NEW YORK -- Carl Pavano made his second rehab start on Friday night, leaving after 63 pitches with tightness in his right biceps.
Pitching for Double-A Trenton against Bowie, Pavano allowed one run on three hits in six innings, striking out six without issuing a walk. Pavano had been scheduled to throw about 90 pitches in the outing.
Rich Monteleone, the team's special pitching instructor, was at the game monitoring Pavano, and he made the decision to cut Pavano's night short.
"Monty said that although he was throwing well, his bicep was getting a little tight," said general manager Brian Cashman. "Monty pulled the plug; he wanted to be cautious."
According to Cashman, Pavano remains on schedule to make his next start on Wednesday.
"He threw well," Cashman said. "He'll prepare for his next start in five days."
Pavano said that the soreness was essentially the same thing pitchers go through in Spring Training. Pavano threw just two innings during the spring, so his current rehab assignment is his form of Spring Training. He is expected to make at least two more starts before rejoining the Yankees, assuming this latest setback does not become an issue.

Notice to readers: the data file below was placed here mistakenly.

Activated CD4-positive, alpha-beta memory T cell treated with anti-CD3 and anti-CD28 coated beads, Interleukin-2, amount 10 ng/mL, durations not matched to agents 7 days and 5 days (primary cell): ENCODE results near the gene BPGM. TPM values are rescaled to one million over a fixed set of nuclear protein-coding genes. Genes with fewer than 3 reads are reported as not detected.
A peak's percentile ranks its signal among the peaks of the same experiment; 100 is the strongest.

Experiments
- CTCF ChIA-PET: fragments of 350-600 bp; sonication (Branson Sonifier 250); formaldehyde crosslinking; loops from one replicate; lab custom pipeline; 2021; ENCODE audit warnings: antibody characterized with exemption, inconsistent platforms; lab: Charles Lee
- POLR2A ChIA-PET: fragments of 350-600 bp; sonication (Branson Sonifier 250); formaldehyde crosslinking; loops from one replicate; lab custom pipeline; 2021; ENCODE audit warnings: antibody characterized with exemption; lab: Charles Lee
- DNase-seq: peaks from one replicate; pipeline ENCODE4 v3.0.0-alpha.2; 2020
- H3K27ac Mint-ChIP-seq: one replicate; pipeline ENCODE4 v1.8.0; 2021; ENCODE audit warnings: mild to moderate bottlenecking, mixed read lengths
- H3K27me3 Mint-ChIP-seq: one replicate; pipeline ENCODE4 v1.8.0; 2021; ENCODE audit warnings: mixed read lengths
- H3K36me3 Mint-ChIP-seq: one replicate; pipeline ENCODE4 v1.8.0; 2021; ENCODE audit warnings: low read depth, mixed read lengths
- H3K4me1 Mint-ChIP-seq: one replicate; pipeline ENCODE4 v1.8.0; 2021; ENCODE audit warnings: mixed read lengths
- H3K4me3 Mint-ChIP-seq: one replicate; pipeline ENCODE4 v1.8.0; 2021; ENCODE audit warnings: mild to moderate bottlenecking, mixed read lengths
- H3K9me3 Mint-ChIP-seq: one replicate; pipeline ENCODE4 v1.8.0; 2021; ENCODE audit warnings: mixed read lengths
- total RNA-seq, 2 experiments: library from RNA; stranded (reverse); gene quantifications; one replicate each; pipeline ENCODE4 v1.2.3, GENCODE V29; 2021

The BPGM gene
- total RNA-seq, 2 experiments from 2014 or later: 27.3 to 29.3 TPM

"If I had gone into Spring Training healthy, I would have gotten 25 to 28 innings," Pavano said. "Right now, I'm at 17. So I think it would make no sense for me to cut myself short."
Pavano, who missed the second half of 2005 with rotator cuff tendinitis, missed most of Spring Training with a balky back.
"I made some great pitches," Pavano said. "My location was good, my velocity was good; I felt good. I was supposed to throw a few more pitches than 63. But Monty said 'That was it.' Every time out, I'm extending myself a little more.
"I think it was definitely a step better than the last one, and I expect the next one to be the same."
Mark Feinsand is a reporter for MLB.com. This story was not subject to the approval of Major League Baseball or its clubs.